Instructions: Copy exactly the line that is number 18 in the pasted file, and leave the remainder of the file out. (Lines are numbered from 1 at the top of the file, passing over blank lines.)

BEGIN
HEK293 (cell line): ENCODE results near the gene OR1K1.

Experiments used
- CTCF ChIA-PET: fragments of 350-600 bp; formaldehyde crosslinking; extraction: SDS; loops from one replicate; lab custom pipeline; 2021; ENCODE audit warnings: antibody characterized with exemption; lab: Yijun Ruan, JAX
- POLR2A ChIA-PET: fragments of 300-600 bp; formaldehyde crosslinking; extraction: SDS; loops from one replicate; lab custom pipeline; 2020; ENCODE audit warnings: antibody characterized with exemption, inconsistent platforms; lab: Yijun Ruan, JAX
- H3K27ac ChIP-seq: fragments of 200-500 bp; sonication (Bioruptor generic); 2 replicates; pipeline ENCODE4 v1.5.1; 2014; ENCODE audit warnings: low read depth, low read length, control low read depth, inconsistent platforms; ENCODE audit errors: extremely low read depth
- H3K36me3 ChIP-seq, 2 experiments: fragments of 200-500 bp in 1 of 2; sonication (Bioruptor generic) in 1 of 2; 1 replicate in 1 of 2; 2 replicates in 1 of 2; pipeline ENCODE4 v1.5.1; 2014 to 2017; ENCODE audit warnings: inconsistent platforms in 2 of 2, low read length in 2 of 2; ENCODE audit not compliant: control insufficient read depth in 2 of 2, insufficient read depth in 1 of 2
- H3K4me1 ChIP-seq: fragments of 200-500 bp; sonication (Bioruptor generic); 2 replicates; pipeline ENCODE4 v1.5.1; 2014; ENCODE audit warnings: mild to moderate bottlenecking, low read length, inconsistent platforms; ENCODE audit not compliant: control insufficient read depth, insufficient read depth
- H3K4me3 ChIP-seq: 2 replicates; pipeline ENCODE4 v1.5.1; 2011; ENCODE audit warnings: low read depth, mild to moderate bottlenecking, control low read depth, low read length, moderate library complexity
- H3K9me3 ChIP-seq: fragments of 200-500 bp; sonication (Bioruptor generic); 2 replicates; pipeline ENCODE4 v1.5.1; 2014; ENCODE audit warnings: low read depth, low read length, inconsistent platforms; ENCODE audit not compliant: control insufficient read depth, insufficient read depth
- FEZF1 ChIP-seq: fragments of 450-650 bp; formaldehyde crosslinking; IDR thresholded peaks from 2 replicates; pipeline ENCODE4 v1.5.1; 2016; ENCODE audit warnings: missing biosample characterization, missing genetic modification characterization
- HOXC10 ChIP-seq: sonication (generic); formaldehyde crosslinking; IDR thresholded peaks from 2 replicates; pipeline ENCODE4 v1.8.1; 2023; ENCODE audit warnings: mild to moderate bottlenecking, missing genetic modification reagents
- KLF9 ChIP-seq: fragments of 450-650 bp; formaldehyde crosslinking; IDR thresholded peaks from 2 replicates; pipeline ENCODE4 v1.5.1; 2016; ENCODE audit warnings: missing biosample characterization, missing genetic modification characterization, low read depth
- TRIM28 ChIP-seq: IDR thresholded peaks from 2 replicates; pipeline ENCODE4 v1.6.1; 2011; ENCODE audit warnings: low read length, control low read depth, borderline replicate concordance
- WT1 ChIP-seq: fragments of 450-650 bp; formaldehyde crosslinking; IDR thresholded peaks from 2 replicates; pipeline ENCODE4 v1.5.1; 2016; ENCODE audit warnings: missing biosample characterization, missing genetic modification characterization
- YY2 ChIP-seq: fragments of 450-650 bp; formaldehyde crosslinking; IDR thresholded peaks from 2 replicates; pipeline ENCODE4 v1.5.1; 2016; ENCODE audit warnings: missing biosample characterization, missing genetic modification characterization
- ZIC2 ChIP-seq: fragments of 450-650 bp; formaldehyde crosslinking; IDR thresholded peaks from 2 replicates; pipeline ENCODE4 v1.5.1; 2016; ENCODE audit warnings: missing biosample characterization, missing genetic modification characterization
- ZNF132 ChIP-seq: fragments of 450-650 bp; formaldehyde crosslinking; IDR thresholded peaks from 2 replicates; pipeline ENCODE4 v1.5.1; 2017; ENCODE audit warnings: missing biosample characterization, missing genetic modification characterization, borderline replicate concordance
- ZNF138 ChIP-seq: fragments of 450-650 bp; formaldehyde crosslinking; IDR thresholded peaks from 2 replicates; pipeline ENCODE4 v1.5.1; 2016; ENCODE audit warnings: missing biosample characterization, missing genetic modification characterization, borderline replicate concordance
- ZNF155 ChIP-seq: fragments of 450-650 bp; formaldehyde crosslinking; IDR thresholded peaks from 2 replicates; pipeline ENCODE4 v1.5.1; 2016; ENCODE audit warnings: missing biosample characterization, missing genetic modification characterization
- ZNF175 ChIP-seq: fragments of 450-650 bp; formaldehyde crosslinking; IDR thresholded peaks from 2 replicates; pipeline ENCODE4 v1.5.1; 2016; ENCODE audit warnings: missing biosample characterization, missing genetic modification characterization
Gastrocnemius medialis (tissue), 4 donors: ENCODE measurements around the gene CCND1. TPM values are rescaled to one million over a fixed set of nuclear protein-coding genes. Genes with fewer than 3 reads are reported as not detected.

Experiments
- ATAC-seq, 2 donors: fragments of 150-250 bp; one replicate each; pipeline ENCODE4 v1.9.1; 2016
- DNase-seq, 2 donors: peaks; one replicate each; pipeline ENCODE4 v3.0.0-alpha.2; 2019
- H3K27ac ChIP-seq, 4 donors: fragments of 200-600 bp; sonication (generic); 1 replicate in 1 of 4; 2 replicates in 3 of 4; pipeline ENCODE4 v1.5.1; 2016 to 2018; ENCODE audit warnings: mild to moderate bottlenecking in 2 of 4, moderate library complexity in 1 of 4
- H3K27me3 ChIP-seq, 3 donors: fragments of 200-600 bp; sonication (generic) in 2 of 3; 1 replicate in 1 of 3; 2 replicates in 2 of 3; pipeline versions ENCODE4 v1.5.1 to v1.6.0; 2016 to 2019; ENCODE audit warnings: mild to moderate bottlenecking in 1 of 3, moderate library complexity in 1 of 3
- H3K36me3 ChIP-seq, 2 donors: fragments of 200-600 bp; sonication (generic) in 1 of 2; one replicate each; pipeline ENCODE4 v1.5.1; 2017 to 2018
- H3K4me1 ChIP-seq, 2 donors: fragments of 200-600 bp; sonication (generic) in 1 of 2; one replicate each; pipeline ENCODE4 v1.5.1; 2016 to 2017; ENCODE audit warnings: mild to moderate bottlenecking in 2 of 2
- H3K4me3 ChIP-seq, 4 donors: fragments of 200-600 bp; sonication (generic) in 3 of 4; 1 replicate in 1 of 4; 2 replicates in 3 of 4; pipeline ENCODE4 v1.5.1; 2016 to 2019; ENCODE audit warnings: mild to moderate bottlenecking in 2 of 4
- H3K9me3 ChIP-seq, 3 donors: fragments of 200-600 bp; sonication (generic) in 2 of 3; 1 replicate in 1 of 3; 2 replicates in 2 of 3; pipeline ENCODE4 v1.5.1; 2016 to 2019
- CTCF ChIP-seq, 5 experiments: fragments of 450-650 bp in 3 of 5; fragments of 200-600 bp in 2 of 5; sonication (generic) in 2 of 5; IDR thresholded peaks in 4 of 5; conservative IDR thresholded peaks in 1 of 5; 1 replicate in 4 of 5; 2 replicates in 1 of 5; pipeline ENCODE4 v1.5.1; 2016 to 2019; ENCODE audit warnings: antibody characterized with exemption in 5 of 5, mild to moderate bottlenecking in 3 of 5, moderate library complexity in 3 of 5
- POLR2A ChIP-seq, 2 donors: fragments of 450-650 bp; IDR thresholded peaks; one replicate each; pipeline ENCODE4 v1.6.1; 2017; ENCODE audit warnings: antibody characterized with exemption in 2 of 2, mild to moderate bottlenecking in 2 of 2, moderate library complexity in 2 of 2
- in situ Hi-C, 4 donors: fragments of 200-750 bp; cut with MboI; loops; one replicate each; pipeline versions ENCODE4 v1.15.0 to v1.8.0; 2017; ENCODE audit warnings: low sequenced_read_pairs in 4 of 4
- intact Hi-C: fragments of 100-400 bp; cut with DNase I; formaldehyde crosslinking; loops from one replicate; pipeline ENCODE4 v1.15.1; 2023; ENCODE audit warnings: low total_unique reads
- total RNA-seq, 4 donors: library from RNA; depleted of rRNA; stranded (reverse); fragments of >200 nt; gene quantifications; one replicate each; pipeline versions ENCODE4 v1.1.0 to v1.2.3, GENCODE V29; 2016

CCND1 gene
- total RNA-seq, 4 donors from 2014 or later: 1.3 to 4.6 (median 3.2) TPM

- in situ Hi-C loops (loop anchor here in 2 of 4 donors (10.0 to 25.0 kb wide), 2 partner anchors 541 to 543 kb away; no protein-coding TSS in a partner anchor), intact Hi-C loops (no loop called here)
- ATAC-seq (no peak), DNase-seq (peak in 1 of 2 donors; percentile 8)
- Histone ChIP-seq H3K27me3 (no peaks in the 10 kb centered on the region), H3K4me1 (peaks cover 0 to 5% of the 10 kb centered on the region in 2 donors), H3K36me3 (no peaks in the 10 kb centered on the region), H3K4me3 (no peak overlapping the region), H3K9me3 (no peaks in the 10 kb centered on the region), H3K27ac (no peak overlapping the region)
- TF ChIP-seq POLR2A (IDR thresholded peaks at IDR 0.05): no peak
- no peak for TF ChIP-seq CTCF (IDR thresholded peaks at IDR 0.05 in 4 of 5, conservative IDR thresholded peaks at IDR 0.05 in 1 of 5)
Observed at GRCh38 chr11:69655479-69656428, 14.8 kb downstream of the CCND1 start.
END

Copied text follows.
- ZNF138 ChIP-seq: fragments of 450-650 bp; formaldehyde crosslinking; IDR thresholded peaks from 2 replicates; pipeline ENCODE4 v1.5.1; 2016; ENCODE audit warnings: missing biosample characterization, missing genetic modification characterization, borderline replicate concordance